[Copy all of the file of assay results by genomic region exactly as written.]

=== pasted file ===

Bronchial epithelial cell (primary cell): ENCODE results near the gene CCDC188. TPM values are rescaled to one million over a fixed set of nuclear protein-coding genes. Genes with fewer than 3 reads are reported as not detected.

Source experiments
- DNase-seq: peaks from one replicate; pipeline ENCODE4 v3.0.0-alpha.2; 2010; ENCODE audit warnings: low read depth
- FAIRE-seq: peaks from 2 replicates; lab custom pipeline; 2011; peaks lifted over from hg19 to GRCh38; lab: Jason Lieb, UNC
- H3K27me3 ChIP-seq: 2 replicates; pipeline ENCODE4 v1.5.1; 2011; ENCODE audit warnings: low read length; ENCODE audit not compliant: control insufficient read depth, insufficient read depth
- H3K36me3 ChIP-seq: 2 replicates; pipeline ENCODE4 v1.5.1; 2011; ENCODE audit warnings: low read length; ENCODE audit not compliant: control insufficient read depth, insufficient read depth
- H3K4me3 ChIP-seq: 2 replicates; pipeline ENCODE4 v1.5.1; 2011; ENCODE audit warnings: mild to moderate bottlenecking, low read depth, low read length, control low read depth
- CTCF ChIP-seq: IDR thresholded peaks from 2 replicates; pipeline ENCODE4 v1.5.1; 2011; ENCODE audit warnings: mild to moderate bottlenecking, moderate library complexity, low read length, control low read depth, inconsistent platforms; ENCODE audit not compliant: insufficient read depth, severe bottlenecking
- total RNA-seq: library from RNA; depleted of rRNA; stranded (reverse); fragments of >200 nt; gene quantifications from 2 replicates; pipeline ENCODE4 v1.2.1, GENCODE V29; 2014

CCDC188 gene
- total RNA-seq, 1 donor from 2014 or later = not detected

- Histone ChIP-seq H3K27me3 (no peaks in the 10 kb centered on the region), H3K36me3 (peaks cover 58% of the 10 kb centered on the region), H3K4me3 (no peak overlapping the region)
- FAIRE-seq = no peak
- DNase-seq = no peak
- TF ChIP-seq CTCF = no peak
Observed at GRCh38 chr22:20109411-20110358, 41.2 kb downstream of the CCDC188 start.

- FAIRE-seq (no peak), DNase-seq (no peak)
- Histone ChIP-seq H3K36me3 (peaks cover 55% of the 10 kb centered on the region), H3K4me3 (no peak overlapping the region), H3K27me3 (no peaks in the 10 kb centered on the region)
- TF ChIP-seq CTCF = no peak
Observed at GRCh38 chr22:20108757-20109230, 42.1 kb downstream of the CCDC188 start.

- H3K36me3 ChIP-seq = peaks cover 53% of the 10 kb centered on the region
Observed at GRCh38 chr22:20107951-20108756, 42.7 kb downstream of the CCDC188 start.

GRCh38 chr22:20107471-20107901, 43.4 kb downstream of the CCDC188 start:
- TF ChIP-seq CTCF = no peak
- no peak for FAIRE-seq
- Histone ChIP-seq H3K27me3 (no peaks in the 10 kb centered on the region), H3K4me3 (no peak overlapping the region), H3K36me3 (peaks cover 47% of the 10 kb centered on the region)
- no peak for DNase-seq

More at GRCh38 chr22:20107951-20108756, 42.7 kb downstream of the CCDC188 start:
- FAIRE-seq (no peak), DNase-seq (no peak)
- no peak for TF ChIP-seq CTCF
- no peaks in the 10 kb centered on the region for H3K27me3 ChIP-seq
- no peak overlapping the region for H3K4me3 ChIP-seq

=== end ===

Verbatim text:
Bronchial epithelial cell (primary cell): ENCODE results near the gene CCDC188. TPM values are rescaled to one million over a fixed set of nuclear protein-coding genes. Genes with fewer than 3 reads are reported as not detected.

Source experiments
- DNase-seq: peaks from one replicate; pipeline ENCODE4 v3.0.0-alpha.2; 2010; ENCODE audit warnings: low read depth
- FAIRE-seq: peaks from 2 replicates; lab custom pipeline; 2011; peaks lifted over from hg19 to GRCh38; lab: Jason Lieb, UNC
- H3K27me3 ChIP-seq: 2 replicates; pipeline ENCODE4 v1.5.1; 2011; ENCODE audit warnings: low read length; ENCODE audit not compliant: control insufficient read depth, insufficient read depth
- H3K36me3 ChIP-seq: 2 replicates; pipeline ENCODE4 v1.5.1; 2011; ENCODE audit warnings: low read length; ENCODE audit not compliant: control insufficient read depth, insufficient read depth
- H3K4me3 ChIP-seq: 2 replicates; pipeline ENCODE4 v1.5.1; 2011; ENCODE audit warnings: mild to moderate bottlenecking, low read depth, low read length, control low read depth
- CTCF ChIP-seq: IDR thresholded peaks from 2 replicates; pipeline ENCODE4 v1.5.1; 2011; ENCODE audit warnings: mild to moderate bottlenecking, moderate library complexity, low read length, control low read depth, inconsistent platforms; ENCODE audit not compliant: insufficient read depth, severe bottlenecking
- total RNA-seq: library from RNA; depleted of rRNA; stranded (reverse); fragments of >200 nt; gene quantifications from 2 replicates; pipeline ENCODE4 v1.2.1, GENCODE V29; 2014

CCDC188 gene
- total RNA-seq, 1 donor from 2014 or later = not detected

- Histone ChIP-seq H3K27me3 (no peaks in the 10 kb centered on the region), H3K36me3 (peaks cover 58% of the 10 kb centered on the region), H3K4me3 (no peak overlapping the region)
- FAIRE-seq = no peak
- DNase-seq = no peak
- TF ChIP-seq CTCF = no peak
Observed at GRCh38 chr22:20109411-20110358, 41.2 kb downstream of the CCDC188 start.

- FAIRE-seq (no peak), DNase-seq (no peak)
- Histone ChIP-seq H3K36me3 (peaks cover 55% of the 10 kb centered on the region), H3K4me3 (no peak overlapping the region), H3K27me3 (no peaks in the 10 kb centered on the region)
- TF ChIP-seq CTCF = no peak
Observed at GRCh38 chr22:20108757-20109230, 42.1 kb downstream of the CCDC188 start.

- H3K36me3 ChIP-seq = peaks cover 53% of the 10 kb centered on the region
Observed at GRCh38 chr22:20107951-20108756, 42.7 kb downstream of the CCDC188 start.

GRCh38 chr22:20107471-20107901, 43.4 kb downstream of the CCDC188 start:
- TF ChIP-seq CTCF = no peak
- no peak for FAIRE-seq
- Histone ChIP-seq H3K27me3 (no peaks in the 10 kb centered on the region), H3K4me3 (no peak overlapping the region), H3K36me3 (peaks cover 47% of the 10 kb centered on the region)
- no peak for DNase-seq

More at GRCh38 chr22:20107951-20108756, 42.7 kb downstream of the CCDC188 start:
- FAIRE-seq (no peak), DNase-seq (no peak)
- no peak for TF ChIP-seq CTCF
- no peaks in the 10 kb centered on the region for H3K27me3 ChIP-seq
- no peak overlapping the region for H3K4me3 ChIP-seq